HOW FEDERAL AGENCIES KEEP AMERICANS IN THE DARK ABOUT CRIME STATISTICS

[4/17/17]  The Department of Justice should keep the public informed about the results of former President Barack Obama’s decision to grant early releases to 1,715 convicts, says a former federal prosecutor.

“What [Attorney General Jeff] Sessions Justice Department needs to do now is track the hundreds of fellows who got these pardons and commutations,” said former federal prosecutor Bill Otis. “With overall recidivism rates for drug offenses already being 77 percent, I think we have a pretty good idea, but [the public] should get specifics: How many of these guys re-offend; what’s the nature of the new crime; were there related violent crimes in the mix as well; and how many victims (including but not limited to addicts and overdose victims) were there?”

But only the Department of Justice has the manpower and access to raw data needed to detail and analyze Obama’s last-minute, closed-door process which released a record 1,715 convicts back into Americans’ neighborhoods. At least one other group has tried to gauge the impact of President George W. Bush’s pardons—but that group had to hire three researchers to assemble only some of the data that the federal government has at its fingertips but does not share.

Since January, President Donald Trump has already taken some steps to increase federal transparency by forcing agencies to release data about crime by illegal aliens. For Otis, this change is a good example of what officials should do with information about Obama’s commutations.

“It may be helpful to have some kind of interagency standard or oversight body to ensure the public has reasonable access to the data it paid for,” consistent with privacy rules, said Jason Richwine, a public policy expert who studies government data to gauge the impact of policy alternatives. “When the government publishes [only] selected statistics from the restricted data, we get answers only to the questions that the government thinks are important—not necessarily the same questions that the public wants (or needs) to be answered,” he said.

“It’s almost always a good idea for the feds to be more transparent,” said Otis. “The sheer size of the federal government makes it hard for citizens to know what’s going on,” Otis wrote, adding:

The feds should also be, not just more transparent, but quicker to release crime data. Because the present release procedures are so slow, liberals were able to deny for many months—if not close to a year—the crime spike that began at the end of 2014, and to dismiss it as just ‘scattered reports’ or ‘a bunch of scaremonger anecdotes.

In  January, as he was preparing to leave the White House, Obama claimed “there is no growing crime wave,” despite the crime wave that has killed an extra 1,500 Americans in 2015 and 2016.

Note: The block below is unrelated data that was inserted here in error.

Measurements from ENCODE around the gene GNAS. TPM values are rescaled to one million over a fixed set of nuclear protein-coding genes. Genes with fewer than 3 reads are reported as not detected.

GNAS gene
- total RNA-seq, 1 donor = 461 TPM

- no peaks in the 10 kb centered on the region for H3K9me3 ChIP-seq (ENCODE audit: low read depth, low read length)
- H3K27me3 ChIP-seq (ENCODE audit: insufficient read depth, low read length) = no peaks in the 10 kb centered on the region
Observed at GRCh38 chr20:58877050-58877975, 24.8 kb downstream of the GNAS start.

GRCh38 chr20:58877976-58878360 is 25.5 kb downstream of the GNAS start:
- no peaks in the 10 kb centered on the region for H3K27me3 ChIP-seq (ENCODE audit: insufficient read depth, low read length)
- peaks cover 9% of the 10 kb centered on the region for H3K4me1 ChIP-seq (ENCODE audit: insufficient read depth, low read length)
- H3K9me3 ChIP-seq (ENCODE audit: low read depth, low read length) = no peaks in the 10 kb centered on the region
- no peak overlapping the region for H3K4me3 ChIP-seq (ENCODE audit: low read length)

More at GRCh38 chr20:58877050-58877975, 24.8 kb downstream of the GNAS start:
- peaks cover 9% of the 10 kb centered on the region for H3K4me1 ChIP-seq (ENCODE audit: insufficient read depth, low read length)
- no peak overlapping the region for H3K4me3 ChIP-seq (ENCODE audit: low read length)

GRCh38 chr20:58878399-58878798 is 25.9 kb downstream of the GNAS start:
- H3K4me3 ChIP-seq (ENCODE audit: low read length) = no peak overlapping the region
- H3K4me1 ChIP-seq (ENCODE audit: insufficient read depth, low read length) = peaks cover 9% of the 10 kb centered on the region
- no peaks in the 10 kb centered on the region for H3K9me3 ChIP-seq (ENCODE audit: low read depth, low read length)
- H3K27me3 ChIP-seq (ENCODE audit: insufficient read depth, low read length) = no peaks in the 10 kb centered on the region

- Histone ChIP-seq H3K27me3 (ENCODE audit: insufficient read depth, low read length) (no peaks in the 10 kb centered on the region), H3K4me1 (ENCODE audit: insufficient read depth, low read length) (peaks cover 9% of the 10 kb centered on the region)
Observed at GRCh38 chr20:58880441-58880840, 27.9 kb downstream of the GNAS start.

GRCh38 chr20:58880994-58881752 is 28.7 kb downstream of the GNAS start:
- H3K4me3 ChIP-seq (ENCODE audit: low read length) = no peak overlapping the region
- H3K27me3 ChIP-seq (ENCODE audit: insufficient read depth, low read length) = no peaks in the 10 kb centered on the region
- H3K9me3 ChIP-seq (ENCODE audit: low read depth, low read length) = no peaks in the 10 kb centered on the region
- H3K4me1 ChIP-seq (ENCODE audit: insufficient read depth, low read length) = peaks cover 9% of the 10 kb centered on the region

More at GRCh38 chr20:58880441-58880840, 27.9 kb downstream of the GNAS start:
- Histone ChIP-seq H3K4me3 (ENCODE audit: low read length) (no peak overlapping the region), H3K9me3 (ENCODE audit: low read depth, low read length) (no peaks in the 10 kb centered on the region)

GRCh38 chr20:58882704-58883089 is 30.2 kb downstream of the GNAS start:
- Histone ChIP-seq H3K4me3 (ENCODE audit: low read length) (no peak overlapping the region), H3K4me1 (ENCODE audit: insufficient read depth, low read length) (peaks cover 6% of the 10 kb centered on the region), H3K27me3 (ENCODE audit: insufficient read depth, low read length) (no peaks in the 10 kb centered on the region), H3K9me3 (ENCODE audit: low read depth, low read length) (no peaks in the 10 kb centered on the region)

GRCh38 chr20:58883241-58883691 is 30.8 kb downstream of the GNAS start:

Sheltered by the embargo on government data that could have debunked his denial, Obama used his pardon power to shorten sentences for 1,715 criminals, including traffickers of deadly drugs.

Many of those who received clemency are also violent felons. For example, Obama commuted the sentence of a previously-convicted drug trafficker sentenced for involvement in his mother-in-law’s shooting death—and Sherman Ray Meirovitz will be back on the streets in June instead of serving out a life sentence. Obama freed a former armed cocaine dealer onto Virginia’s streets in March, along with a former armed Philadelphia crack cocaine dealer, plus a former armed California meth trafficker.

Obama also justified his large-scale release by claiming racial disparities in the criminal justice system. “About one in every 35 African American men, one in every 88 Latino men is serving time right now. Among white men, that number is one in 214,” Obama said in a 2015 NAACP speech. He continued:

For nonviolent drug crimes, we need to lower long mandatory minimum sentences—or get rid of them entirely. Give judges some discretion around nonviolent crimes so that, potentially, we can steer a young person who has made a mistake in a better direction. We should pass a sentencing reform bill through Congress this year. We need to ask prosecutors to use their discretion to seek the best punishment, the one that’s going to be most effective, instead of just the longest punishment. We should invest in alternatives to prison, like drug courts and treatment and probation programs.

Obama’s White House stated that 60 percent of those incarcerated in federal prison were black or Latino but declined to reveal critical details.

The race-based claim deeply shaped Congress’s debate over crime in 2015 and 2016, when Obama and his deputies tried to pass the Sentencing Reform and Corrections Act of 2015 (SCRA), which would have slashed mandatory minimums for drug traffickers.

The bill’s language, however, reached far beyond the small number of people convicted solely on drug offenses.  Sessions, who is now the U.S. Attorney General, noted in May 2016 that there are “virtually no cases of simple possession” in the federal courts. Nearly all, or 99.5 percent, of those incarcerated in federal prison for so-called “nonviolent drug crimes” are convicted on trafficking charges. The bill stalled in the Senate as a handful of Republican senators, including Arkansas’ Tom Cotton and Florida’s Marco Rubio, publicly opposed the legislation, and GOP presidential nominee Donald Trump campaigned on a platform promising “law and order.”

Defeated by data, Obama sought another path to reducing the federal prison population.


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